Next Thursday, the New York City Zoning Resolution turns 50 years old. As zoning nerds the world over take a minute to acknowledge this milestone, we must not forget to turn our attention to the next 50 years and start considering specific actions that will encourage the progress of this great city and preserve its competitive advantage. It is time to think big…literally.
While planning (and zoning, for that matter) doesn’t happen in a vacuum, as we look at the next 50 years, architects of the City’s planning and zoning policies should take three words into consideration – no, not location location location. Urban planning technocrats, elected officials, neighborhood groups, and all other stakeholders should be guided by the following three words: (more…)
Earlier today, the Municipal Arts Society, as part of their Summit for New York City, held a conference on Sustainable Housing.
The panelists each had a few minutes to share their experiences. (more…)
Picture it: City and State lawmakers racing against the sunsetting of the 421-a law to modify and extend the program.
While it may seem like only yesterday, this scene actually played out three long years ago; and is likely to reenact itself in a few short months.
At the end of 2007, the market was still trending upwards (the fall of Lehman in October 2008 was months away) and the overall tenor of the debate was not if the program’s benefits should be limited, but by how much. In the end, the program was extended for three years, the exclusion zone was expanded, negotiable certificates were essentially eliminated, and benefits were capped based on assessed value. (more…)
Yesterday, the City Planning Commission certified the application for the New Domino project. The project, when approved, will permit the redevelopment of the formerly-industrial Domino Sugar factory site on the Brooklyn waterfront as a vibrant, mixed-use development.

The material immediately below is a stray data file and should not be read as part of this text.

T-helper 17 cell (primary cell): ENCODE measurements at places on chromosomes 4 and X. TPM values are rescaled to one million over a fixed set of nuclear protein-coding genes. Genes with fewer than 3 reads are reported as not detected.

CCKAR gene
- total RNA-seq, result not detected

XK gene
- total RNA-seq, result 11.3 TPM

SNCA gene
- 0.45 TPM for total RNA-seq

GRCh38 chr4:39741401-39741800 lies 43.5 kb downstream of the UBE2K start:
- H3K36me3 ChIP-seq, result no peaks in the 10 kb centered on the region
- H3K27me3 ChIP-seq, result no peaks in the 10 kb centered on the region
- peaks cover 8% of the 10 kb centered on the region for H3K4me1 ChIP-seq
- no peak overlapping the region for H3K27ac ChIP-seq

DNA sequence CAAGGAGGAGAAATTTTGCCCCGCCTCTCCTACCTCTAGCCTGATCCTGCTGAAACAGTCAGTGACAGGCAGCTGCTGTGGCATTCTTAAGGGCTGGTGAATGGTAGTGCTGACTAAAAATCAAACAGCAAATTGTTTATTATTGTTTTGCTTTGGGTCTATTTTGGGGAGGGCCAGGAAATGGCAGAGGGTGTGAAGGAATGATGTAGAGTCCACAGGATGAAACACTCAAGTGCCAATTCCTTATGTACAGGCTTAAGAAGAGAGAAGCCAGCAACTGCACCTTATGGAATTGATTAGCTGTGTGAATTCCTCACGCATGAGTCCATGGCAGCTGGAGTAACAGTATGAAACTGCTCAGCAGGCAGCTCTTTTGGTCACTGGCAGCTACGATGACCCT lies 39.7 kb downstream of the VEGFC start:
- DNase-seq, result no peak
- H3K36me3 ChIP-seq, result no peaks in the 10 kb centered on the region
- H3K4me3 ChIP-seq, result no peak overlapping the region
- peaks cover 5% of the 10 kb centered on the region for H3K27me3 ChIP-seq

In the closely watched Stuyvesant Town case, New York’s highest court ruled today that buildings enrolled in the J-51 tax abatement program are not subject to the rent stabilization law’s luxury decontrol provisions. Thousands of buildings throughout New York City are enrolled in the J-51 program, which grants property tax benefits in return for the performance of capital improvements to an existing multiple dwelling or the conversion of a non-residential building to a multiple dwelling.
The ruling upsets a decade-old assumption, supported by a 1996 advisory opinion issued by DHCR, the state agency charged with administering rent stabilization, that enrollment in the J-51 program does not preclude deregulation. There are myriad implications of the decision — which raises as many questions as it answers.
We will be watching this closely and hope to update you soon on the fallout from this significant decision.